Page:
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Weekly Economic Review: Feb. 12, 2024

After the January FOMC meeting, at which no rate changes were made, and the strong job market data released the following Friday, it’s becoming increasingly clear that the Fed’s stance is exactly as articulated by Fed Chair Powell: that a March rate cut is unlikely, and that future decisions will be based on the economic data that emerges. Should there be any doubt, that message was rein-forced by Federal Reserve officials speaking last week who confirmed they are in no rush to lower interest rates, echoing Chair Powell’s remarks.

Last week was relatively light on economic data, but some new data and other events moved the markets.

On Monday, Feb. 5, 2024 the Institute of Supply Managers survey of the services sector came in stronger than expected. The survey’s overall gauge of services increased 2.9 points to 53.4 last month, hitting a four-month high. This indicates that the service sector expanded in January at the fasted pace in four months. The survey also revealed that prices paid for materials jumped 7.3 points, the most since 2012, to 64 in January, indicating that costs are rising at a faster pace. This increase was mainly driven by higher shipping costs and increases in commodities and services prices. The survey results reinforce the Fed’s view that the U.S. economy remains strong and inflation is still a risk, explaining why the Fed is not in any rush to lower rates.

On the same day, the Fed published its quarterly opinion survey of senior lending officers (SLOOS) for the fourth quarter of last year, indicating that most banks were tightening lending standards, although the proportion of those tightening standards was down from the prior quarter (probably because many banks had already tightened). The report also indicated that, while de-mand for corporate and industrial loans is falling, the severe credit crunch expected in the after-math of last year’s failure of three high-profile regional banks has not occurred.

On Thursday, Feb. 8, 2024 before the Senate Banking Committee, Treasury Secretary Jane Yellen expressed concern that nonbank mortgage lenders could fail in stressful market conditions, as they are highly dependent on short-term lines of credit to fund their residential mortgage loans. Such credit lines are considered much less stable than deposits because, in stressful times, those credit lines can be cancelled. Unlike banks, nonbank mortgage lenders have no access to deposits, nor are they able to utilize Federal Reserve lending facilities. The failure of one or more nonbank mortgage lenders could severely disrupt the U.S. housing market, possibly triggering an economic recession. To guard against this possibility, under last November’s new framework for designating financial firms as systemically important, the Financial Stability Oversight Council (FSOC) has undertaken a process that could result in significantly greater oversight for large nonbank mortgage lenders, hedge funds and investment companies. While the direct impact of this process on interest rates is unclear, the new FSOC oversight is yet another source of uncertainly for market participants to consider.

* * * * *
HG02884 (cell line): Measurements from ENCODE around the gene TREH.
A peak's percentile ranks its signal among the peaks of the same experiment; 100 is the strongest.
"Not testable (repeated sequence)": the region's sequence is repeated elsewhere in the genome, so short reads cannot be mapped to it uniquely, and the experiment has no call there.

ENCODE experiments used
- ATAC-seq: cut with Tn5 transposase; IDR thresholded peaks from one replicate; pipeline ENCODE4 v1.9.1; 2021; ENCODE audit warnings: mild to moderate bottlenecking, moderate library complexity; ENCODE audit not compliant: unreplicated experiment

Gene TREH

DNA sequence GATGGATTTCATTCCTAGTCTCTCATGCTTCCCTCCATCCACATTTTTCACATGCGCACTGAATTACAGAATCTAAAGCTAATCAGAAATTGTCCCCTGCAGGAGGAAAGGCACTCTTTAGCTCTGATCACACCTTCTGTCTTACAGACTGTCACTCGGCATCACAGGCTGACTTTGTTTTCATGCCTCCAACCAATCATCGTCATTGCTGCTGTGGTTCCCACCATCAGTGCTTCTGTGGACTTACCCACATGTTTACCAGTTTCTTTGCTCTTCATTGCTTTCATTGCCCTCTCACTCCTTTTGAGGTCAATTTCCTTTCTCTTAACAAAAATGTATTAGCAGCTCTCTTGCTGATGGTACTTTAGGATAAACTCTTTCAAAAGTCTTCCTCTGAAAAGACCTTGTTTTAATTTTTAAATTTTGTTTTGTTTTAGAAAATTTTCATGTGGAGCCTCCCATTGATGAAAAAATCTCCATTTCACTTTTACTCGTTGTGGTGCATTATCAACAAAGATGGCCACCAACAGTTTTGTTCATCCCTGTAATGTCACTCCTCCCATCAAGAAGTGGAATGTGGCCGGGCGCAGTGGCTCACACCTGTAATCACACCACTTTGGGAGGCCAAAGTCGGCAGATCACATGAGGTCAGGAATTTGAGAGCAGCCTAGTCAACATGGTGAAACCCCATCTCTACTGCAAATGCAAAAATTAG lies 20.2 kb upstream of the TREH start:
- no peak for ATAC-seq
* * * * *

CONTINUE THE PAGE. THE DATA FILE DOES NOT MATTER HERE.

Last Friday, Feb. 9, the S&P 500 Index crossed over 5,000-point mark for the first time ever, mainly driven by a robust economy, healthy corporate earnings, easing inflation and expectations of future Fed rate cuts. A strong economy and solid corporate earnings are usually more closely associat-ed with interest rate increases rather than cuts, but there is concern that the recent stock rally may not be sustainable, due to its gains being concentrated in big tech companies rather than the broader market.

On a concluding note, we continue to see data pointing in different directions at the same time — robust labor markets, strong economic growth, and easing inflation. Most recently, the Atlanta Fed’s GDPNow tracker forecasts strong first-quarter GDP growth of 3.4%. The resilient economic growth and cooling inflation are expected to continue, subject to potential downside risks such as supply chain disruption and inflation resurgence due to geopolitical issues. But the Federal Re-serve continues to signal that it will be patient and will evaluate incoming economic data over the medium term. Based on the Fed’s push back on immediate rate cuts, the market expects virtually zero probability of a rate cut in March, and at best a 50/50 chance in May. As a result, Treasury yields continued to move higher, with the 10-year Treasury yield increasing by 18 basis points from 3.99% on January 31 to 4.17% last Friday. The 2/10 year yield spread has continued to be inverted by roughly 30 basis points. On the other hand, last Wednesday the Treasury sold a rec-ord $42 billion of 10-year notes with stronger-than-anticipated demand, apparently reflecting inves-tor desire to lock in today’s rates based on an expectation that the Fed will cut rates later this year. Investors appear to be discounting the risks in the commercial real estate sector, which triggered New York Community Bancorp’s reporting of a $252 million loss and a credit rating downgrade to junk status.

Looking ahead, this week the market and the Fed will pay close attention to the second inflation report of the year. On Tuesday, the latest Consumer Price Index (CPI) data will be released, followed by the Producer Price Index (PPI) on Friday. Plus, eight more Fed officials’ speeches are scheduled this week.

Mark Yoon, CFA CPA
EVP & CFO of Commercial Bank of California

Thomas McCullough
EVP of Commercial Bank of California


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Nicole Inal